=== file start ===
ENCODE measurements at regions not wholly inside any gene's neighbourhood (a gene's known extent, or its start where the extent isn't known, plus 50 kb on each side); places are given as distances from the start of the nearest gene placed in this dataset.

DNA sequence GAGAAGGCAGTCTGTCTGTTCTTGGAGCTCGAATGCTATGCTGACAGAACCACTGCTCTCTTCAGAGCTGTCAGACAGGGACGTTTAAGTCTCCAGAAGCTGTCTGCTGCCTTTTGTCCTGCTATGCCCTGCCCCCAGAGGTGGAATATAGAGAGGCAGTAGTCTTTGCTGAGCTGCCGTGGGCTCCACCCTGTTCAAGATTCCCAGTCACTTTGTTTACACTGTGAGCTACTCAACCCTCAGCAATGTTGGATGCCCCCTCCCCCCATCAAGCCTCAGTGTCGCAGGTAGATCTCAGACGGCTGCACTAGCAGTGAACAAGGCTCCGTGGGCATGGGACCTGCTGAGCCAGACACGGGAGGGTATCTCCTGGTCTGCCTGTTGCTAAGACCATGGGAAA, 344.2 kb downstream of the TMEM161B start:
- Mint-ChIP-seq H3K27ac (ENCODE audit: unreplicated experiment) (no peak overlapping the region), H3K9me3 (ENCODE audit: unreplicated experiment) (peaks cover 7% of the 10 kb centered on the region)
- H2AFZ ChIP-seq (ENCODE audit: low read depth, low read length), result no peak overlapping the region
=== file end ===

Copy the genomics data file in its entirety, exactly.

ENCODE measurements at regions not wholly inside any gene's neighbourhood (a gene's known extent, or its start where the extent isn't known, plus 50 kb on each side); places are given as distances from the start of the nearest gene placed in this dataset.

DNA sequence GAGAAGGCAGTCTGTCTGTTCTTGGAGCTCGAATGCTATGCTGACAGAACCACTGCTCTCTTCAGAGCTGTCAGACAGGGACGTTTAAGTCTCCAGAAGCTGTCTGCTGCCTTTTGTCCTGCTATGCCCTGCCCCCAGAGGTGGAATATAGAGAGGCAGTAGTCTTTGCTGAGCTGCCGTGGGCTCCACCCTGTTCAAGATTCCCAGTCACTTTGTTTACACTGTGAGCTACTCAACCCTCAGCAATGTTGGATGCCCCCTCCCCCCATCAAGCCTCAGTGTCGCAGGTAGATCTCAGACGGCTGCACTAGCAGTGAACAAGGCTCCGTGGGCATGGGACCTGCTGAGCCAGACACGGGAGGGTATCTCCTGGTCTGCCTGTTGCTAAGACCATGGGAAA, 344.2 kb downstream of the TMEM161B start:
- Mint-ChIP-seq H3K27ac (ENCODE audit: unreplicated experiment) (no peak overlapping the region), H3K9me3 (ENCODE audit: unreplicated experiment) (peaks cover 7% of the 10 kb centered on the region)
- H2AFZ ChIP-seq (ENCODE audit: low read depth, low read length), result no peak overlapping the region